Monday, March 31, 2008

Business KISS

If you’re in the business world, you’ve probably heard of the acronym KISS. What does it stand for? Keep it Simple, Stupid.

Too many times, business owners decide to write their own company materials, whether it is their main website copy, their promotional materials or even their business plan. Often, they can be “too close” to the business, as they have been a part of it since its inception. The mistake that can be made is that they say too much in their message and they lose potential business because of it.

As I posted in the previous blog, you want to make sure that you can fit your company message on the back of a business card. If you can’t, it’s too complicated to explain to your target market in an advertisement. Customers like uncomplicated products with a simple value proposition.

When you are looking at another company’s information, it’s easy to see when you are being shown too much information. You can feel it. You glance at the page and feel overwhelmed. You can’t grasp the general message. As a result you put down the written material, close the browser window or tune out or mute if you’re watching a commercial.

The same can be said for your company brochure or packaging. I know you want to get your message across, but the key is to pique peoples’ interest, not tell your entire company story.

If you have ever purchased anything from Apple, I’m sure you felt the difference in the experience. When you opened your quality packaging with minimal copy on it. It felt sleek; it felt special. Rather than sporting a bunch of bright stickers demanding your attention, with a lot of hype, all of their product packaging is just simple and streamlined. (Now I’m sure you windows users are immediately turned off by what I just said – but until you’ve had that experience, please give me the benefit of doubt) Less is more.

When it comes to your own business, it can sometimes be easy to forget that you may be saying too much. It’s understandable. This is your baby and you’ve got a lot to say about it. You’ve invested long hours and good money in this thing and you want to make sure everybody knows how great it is!

I myself am guilty of the very thing I’m preaching about. I’ve got a lot to say! I’ve got things I want to show people and I have a tendency to want to include everything. I have to constantly check myself to try and make sure that I’m not going overboard.

In the next post I’ll look for some examples of “too busy” to show you.


Tuesday, March 25, 2008

Chicken Soup for Small Business

What do you need today in order to be successful in your small business?

Lets start with the basic recipe:

  1. A sustainable idea/product or service. If you are starting a business building cheap VCR’s you’re obviously not looking to the future. Make sure that you’ve done your market research to see that your business idea can endure.
  2. A unique approach. Even if you are getting into business with an idea that’s already proven, you’ll need to come up with a way to sell your business to consumers. If it is just the “same old thing”, why would they want to go with you over someone who’s established? Offer them something they haven’t seen before.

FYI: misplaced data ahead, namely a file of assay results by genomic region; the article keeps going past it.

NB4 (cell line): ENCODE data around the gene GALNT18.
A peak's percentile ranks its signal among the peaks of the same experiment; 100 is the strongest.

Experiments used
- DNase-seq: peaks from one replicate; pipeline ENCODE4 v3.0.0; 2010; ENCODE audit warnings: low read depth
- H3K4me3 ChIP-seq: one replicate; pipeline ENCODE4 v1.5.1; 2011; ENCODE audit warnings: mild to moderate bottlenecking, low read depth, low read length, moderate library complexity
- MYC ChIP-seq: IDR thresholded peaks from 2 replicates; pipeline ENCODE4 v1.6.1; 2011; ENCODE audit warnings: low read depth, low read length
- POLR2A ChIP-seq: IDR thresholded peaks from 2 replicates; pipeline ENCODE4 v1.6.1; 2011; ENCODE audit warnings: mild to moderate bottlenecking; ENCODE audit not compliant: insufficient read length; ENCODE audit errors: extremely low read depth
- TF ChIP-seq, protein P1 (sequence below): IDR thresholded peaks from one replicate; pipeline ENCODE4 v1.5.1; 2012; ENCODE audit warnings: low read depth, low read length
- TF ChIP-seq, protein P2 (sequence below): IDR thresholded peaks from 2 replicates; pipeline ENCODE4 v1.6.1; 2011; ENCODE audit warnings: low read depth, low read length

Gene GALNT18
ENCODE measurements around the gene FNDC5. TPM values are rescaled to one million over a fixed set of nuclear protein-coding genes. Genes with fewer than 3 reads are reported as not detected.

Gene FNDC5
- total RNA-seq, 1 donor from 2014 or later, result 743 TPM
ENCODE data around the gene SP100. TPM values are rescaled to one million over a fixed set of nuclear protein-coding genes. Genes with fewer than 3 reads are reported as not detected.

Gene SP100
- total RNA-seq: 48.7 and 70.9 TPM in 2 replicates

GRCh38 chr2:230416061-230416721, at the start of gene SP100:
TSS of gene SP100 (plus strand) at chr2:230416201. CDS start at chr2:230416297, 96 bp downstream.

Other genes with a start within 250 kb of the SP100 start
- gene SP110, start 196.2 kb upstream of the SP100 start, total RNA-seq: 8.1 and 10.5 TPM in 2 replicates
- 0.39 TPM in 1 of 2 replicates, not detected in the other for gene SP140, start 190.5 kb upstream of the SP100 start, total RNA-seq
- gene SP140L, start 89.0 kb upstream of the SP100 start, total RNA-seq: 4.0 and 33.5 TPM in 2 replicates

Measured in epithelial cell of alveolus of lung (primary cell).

3. Keep it simple. If you can’t summarize your business on the back of a business card, it’s too complicated to explain to your target market in an advertisement. Customers like uncomplicated products with a simple value proposition.
  4. Solve a problem or inconvenience with your business. In today’s society, now more than ever, people are spread way too thin and need help. Does your business fit the bill?
  5. Money. You’ll need some to get your business started. Sit down and plan out each aspect of what you’ll need and budget accordingly. If you are planning on seeking out funding, you’ll need a business plan.
I’ll be posting more in depth about the ingredients mentioned above in the next post.


Monday, March 17, 2008

Happy St. Patrick's Day!

I found out today that the Chicago River is dyed green every year for the celebration of this holiday. How did I not know this?

The topic today reminds me of how people perceive things differently. Especially in the design business, it’s often difficult if you are a business owner to get your idea across to your designer of what you’d like your logo, website, business cards or stationery to look like.

I usually ask my clients to send me websites and images that they like the look of so I can get a better idea of what type of design they prefer. More often than not, their taste is not the same as mine and it helps so that we can both get on the same page.

If you happen to have an Irish pub or you know someone who is need of an original “Irish” site design, drop us a line – in honor of the holiday, we are offering up this site design for dirt cheap:

Why you ask?

It’s a website design mock-up that we never used for a clients website and we’ve been holding on to it, waiting for a match. The perception of what was desired and what came to be, varied vastly:

I realize today’s small business tips blog wasn’t too helpful, but I promise we’ll post something worthy of your attention tomorrow. (That is if we don’t consume too much green beer and corned beef tonight!)